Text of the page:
Hall of Fame - The Sands Family

Geoff Harden traces the Sands' musical family tree

Mick Sands, known to one and all as ‘The Chief’, and his wife Bridie played fiddle and accordion as well as singing; and their house on the Ryan Road near Mayobridge in Co Down, was the most welcoming place imaginable.

People were always dropping in for a few songs, tunes and stories and when son Hugh brought a guitar home one day his young brother Colum took to it right away despite The Chief’s misgivings that it wasn’t a 'proper' instrument.  'I had tried the fiddle before that,' Colum recalls 'but I gave it up when we got a guitar. It was years before I went back to the fiddle and learned concertina and double bass and a few other things.' 

Hugh and an older sister Mary joined in the house sessions but it was the five younger members of the family who began to take the music and songs more seriously. Tommy, Ben, Colum, Eugene and Anne started giving occasional concerts in local halls and around 1967 they entered a competition in Dublin. 

'It was very exciting,' says Colum.  'We won the competition and the prize was a trip to play in New York for three weeks. I suppose that was the beginning of the move into becoming professional.'

The Sands Family played mostly traditional songs and tunes in the early days but started to include a few of Tommy’s songs after a while. Playing in East Germany made Colum begin to take writing seriously. 'We went there in 1972 and people were asking us for new songs, songs about our situation. We were back the next year for a huge political song festival with people like Mikis Theodorakis from Greece, Miriam Makeba from Africa, Harry Belafonte and so on.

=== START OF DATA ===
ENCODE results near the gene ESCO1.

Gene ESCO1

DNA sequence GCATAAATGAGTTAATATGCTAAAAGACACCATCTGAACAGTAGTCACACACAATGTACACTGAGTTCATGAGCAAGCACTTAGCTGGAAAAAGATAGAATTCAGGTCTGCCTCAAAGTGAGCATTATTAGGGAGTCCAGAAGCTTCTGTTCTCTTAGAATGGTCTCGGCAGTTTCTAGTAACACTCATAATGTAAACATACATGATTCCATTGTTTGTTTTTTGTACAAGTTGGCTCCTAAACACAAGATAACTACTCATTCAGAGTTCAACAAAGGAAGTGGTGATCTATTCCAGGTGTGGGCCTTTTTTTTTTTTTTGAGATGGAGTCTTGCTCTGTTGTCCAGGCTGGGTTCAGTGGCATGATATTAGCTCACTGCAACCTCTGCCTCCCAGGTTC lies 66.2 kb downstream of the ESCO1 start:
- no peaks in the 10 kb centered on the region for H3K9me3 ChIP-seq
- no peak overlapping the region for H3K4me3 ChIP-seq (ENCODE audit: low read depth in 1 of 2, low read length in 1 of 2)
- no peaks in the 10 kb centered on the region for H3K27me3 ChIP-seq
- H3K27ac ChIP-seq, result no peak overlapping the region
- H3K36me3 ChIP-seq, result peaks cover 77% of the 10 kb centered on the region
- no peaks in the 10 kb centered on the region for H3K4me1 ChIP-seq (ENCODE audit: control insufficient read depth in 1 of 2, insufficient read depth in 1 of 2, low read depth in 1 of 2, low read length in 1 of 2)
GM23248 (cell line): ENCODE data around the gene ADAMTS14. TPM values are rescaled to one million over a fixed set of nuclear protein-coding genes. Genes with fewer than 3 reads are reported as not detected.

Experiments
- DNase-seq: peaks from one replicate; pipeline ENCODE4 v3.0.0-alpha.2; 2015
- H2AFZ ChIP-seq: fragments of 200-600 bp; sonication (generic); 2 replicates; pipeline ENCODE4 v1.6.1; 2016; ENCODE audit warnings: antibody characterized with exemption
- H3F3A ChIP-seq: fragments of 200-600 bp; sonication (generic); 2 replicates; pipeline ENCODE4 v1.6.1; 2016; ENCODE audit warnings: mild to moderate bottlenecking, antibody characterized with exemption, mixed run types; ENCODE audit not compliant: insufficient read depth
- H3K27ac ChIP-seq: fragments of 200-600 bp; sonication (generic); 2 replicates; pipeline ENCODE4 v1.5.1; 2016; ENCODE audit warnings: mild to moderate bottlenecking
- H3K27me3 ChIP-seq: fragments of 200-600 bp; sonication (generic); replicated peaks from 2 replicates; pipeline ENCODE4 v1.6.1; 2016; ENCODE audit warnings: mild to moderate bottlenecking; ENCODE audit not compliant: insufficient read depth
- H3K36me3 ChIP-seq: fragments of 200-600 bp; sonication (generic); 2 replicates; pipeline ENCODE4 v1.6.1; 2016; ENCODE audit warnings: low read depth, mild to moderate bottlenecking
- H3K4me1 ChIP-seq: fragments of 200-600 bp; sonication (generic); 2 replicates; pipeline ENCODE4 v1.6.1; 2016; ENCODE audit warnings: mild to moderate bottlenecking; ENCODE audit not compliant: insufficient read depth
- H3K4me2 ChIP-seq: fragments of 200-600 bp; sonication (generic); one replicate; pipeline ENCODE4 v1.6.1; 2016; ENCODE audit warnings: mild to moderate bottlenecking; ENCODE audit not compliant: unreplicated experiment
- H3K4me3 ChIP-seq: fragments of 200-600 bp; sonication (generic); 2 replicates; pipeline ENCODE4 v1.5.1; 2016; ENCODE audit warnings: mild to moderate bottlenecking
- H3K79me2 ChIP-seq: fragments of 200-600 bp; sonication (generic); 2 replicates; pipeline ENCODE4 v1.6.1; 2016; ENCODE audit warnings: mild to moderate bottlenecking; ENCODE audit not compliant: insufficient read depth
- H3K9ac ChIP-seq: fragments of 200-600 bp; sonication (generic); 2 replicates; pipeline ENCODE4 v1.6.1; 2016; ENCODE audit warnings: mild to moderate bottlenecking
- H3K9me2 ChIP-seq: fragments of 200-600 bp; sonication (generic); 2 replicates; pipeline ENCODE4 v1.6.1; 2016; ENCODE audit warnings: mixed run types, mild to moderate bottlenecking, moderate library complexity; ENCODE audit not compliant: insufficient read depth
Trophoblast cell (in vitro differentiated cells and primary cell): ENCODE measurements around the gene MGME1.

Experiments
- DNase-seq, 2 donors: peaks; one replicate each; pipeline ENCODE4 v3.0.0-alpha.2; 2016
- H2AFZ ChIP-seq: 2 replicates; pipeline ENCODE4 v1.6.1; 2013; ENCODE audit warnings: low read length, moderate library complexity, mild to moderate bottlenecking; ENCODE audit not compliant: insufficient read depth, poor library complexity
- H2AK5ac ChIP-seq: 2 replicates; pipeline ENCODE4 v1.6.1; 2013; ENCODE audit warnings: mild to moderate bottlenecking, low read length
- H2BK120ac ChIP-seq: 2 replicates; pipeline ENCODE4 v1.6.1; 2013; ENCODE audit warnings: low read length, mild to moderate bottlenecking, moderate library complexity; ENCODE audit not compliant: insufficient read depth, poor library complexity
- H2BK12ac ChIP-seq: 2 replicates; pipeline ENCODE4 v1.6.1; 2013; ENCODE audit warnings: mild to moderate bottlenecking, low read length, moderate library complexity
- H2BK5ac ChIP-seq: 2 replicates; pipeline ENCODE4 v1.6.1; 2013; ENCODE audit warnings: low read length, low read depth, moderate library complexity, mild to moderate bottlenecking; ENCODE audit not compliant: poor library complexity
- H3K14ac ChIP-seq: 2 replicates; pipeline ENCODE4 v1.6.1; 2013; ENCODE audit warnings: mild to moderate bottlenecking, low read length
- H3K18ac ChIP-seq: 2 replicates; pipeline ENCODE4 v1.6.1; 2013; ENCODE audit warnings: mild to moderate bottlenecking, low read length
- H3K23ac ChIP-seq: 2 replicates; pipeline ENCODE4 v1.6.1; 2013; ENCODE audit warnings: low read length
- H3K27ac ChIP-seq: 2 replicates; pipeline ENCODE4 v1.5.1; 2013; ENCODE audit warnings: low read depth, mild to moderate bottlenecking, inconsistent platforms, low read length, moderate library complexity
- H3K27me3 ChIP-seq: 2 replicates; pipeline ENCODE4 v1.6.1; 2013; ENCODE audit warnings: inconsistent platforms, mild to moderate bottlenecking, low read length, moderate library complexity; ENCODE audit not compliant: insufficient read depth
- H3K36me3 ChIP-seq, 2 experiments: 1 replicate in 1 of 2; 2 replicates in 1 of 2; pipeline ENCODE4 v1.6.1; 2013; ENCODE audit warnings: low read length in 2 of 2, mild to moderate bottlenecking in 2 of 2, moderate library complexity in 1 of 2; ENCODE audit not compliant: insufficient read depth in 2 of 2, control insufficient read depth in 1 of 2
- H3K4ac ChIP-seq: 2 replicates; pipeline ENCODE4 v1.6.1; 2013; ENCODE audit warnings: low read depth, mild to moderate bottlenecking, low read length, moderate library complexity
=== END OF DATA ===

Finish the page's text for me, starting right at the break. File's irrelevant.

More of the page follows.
'There were some very dedicated writers. I remember Theodorakis going on stage with a doctor tugging at this shirt sleeve to come off because he had a heart condition; but he refused and went out there to conduct a band and sing songs. Those times were very important. Like many Irish artists we found new belief in what we were about by leaving Ireland.'

Irish music was unknown in East Germany at the time and the Sands became big stars in the 70's although the period was marred by the tragic death of youngest brother Eugene in a car accident there in 1975. 'Dino' played banjo and mandolin and he was on their first Outlet album, three in Germany and one for EMI, You’ll Be Well Looked After, which was produced by Donal Lunny.

Tommy, Colum and Ben Sands now all have successful solo careers as singers and musicians and the first two both have weekly folk programmes on radio in Northern Ireland. Colum also has a recording studio and record label and had a beautifully illustrated book of his songs published in 2000. This year, Tommy had a book of reminiscences, The Songman, published to great acclaim. Both Tommy and Colum have had many of their songs recorded by other singers and Tommy had a hit single in Ireland with his tale of two tragic tit-for-tat killings, 'There Were Roses.'

On top of that, the four original members continue to tour in Europe and America as well as at home.